Gavel and handcuffs

Fourth Amendment Lags Behind State Search and Seizure Provisions 

State courts have long provided more search and seizure protections than the U.S. Supreme Court — and they sometimes influence federal law.


Since the 1970s, one of the areas where state supreme courts have been most willing to break with U.S. Supreme Court precedent is in the law of search and seizure. Indeed, while Justice William Brennan is often credited with jump-starting a first-generation “judicial federalism” movement in the late 1970s, Brennan himself pointed to several earlier state search and seizure cases for inspiration. This week, we have two new pieces that examine different aspects of the why and how of state departures from Fourth Amendment law, with plenty of lessons for thinking about state constitutions more generally. 

University of Oklahoma Professor Stephen Henderson starts us off with an overview of the “double security” offered by state and federal constitutions when it comes to criminal procedure. While this has always been part of our constitutional structure, he looks at how state search and seizure jurisprudence has matured in recent years, including its influence on federal law.

New technology has been one important piece of the story. In 2014, for example, the Massachusetts high court ruled that the police needed a warrant to obtain certain cell phone records that provided comprehensive location information about a person’s past movements. Four years later, the U.S. Supreme Court adopted the same standard under the Fourth Amendment in Carpenter v. United States. It’s one of many instances, Henderson notes, where state constitutional rulings have hovered in the background while the Supreme Court considered a novel question. Indeed, I suspect one reason why states have been on the search and seizure vanguard is exactly because Fourth Amendment frameworks often lag in responding to new technologies.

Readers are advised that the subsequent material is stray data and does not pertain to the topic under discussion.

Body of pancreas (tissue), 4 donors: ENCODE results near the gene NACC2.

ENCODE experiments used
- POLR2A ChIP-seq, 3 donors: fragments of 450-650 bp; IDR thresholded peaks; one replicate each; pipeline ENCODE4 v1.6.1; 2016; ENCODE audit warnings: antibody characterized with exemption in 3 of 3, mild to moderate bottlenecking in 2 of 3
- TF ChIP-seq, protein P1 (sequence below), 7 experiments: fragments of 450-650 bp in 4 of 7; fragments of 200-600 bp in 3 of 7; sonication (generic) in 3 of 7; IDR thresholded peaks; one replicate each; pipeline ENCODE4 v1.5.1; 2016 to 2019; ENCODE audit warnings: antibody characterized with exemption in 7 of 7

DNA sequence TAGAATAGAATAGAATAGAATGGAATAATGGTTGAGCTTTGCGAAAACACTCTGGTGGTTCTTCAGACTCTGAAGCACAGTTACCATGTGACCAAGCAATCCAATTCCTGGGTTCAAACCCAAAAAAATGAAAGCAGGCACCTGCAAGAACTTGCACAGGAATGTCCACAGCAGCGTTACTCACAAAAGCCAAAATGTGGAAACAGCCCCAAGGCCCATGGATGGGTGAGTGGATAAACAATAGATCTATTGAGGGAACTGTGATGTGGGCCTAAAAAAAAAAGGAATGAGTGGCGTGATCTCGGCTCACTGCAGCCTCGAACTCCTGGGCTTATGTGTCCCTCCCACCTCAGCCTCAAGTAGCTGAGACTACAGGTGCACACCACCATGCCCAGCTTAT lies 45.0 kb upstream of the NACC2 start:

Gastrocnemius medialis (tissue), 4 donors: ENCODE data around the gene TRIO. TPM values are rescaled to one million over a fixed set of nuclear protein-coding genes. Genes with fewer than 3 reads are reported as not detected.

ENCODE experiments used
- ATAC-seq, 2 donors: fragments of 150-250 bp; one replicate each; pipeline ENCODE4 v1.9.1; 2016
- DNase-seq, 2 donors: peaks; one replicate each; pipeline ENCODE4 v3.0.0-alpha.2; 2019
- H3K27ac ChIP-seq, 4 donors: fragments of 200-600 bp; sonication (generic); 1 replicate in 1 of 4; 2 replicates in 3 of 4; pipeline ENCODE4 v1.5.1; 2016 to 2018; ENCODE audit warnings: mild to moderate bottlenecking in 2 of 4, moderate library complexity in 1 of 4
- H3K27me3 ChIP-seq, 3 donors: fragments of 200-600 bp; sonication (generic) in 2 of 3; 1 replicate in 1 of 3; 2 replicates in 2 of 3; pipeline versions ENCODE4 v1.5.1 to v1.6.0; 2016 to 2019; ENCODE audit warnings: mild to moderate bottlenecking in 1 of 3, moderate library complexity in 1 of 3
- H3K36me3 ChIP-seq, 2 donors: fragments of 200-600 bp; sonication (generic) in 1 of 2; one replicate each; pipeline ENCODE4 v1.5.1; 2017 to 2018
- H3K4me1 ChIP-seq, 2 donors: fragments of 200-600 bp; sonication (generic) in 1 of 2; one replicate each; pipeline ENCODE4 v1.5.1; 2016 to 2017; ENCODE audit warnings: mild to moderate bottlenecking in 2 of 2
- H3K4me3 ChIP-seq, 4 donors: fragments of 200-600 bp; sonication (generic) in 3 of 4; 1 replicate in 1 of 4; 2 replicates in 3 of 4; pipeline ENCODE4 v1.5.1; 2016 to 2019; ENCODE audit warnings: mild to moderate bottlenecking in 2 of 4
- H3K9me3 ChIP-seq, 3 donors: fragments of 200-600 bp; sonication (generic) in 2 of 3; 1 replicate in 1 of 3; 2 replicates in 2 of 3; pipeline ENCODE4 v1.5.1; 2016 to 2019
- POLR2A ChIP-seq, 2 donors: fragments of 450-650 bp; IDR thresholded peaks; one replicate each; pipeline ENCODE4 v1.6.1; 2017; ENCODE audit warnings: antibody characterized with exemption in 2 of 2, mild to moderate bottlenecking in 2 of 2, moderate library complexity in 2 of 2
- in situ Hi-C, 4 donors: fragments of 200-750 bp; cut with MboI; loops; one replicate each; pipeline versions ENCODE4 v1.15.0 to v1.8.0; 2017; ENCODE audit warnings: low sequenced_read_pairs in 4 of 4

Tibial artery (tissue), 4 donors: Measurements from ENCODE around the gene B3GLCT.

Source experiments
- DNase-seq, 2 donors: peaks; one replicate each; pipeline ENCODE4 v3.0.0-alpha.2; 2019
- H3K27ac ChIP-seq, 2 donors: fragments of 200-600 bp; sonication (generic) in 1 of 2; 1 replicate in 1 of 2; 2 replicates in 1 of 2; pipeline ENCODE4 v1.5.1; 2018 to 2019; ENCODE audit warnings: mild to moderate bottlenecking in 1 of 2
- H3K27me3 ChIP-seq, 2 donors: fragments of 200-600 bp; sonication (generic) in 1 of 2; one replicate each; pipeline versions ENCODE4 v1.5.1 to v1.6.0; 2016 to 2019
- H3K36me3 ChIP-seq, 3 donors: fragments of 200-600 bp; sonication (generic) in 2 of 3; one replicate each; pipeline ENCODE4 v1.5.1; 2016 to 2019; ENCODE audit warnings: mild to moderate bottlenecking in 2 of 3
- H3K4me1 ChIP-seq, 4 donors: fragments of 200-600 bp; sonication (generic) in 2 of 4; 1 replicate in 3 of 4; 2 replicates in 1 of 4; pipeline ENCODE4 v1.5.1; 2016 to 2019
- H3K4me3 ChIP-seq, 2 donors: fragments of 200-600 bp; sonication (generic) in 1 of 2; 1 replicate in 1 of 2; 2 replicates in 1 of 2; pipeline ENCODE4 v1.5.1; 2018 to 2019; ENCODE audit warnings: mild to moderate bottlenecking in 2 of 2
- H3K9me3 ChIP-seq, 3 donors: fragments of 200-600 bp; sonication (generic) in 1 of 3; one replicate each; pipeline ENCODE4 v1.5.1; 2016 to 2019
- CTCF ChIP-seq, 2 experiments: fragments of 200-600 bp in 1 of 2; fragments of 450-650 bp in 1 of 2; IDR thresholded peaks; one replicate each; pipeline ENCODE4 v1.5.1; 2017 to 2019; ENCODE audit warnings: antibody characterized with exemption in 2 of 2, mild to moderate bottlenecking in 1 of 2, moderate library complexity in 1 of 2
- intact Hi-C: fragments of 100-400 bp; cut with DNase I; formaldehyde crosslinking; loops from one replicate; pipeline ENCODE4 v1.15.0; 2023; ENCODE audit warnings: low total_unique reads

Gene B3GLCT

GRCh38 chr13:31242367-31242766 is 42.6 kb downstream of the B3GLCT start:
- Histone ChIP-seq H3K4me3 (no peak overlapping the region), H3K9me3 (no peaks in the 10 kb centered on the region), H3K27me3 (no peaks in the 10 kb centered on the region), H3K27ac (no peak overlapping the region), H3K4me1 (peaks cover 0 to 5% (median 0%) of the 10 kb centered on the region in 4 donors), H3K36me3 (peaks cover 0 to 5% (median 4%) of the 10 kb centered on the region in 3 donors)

Our next piece highlights an emerging state trend: the Institute for Justice’s Joshua Windham writes about how a growing number of states have rejected the “open fields” exception, a hundred-year-old doctrine that denies Fourth Amendment protection to private land beyond the area immediately surrounding a person’s home (the curtilage, for all those criminal procedure fans). Despite the name, this exception applies to far more than fields. A recent Institute for Justice study found that at least 96 percent of private land falls outside the curtilage — and therefore outside the protections of the Fourth Amendment.

Earlier this month, an intermediate court in Tennessee rejected the open fields exception in a suit brought by the Institute for Justice. In the case, the plaintiffs complained that game wardens had entered their private land and planted cameras to look for evidence of hunting violations. As is often the case when state courts decline to proceed in lockstep with the federal constitution, the court highlighted textual differences between the Fourth Amendment and its Tennessee counterpart, Article I, Section 7. Tennessee prohibits unreasonable searches of “possessions,” a term that doesn’t appear in the Fourth Amendment and that the court found included real property like land that’s put to actual use. 

As Windham notes, courts in six other states have likewise rejected the open fields doctrine under their state constitutions, and there are cases pending in Louisiana, Pennsylvania, and Virginia. Several (but not all) of these states have similar “possessions” language in their constitutions. In total, more than a dozen state constitutions protect possessions. Look for more litigation to come.

Alicia Bannon is editor in chief for State Court Report. She is also director of the Judiciary Program at the Brennan Center for Justice.

Sole footer logo

A project of the Brennan Center for Justice at NYU Law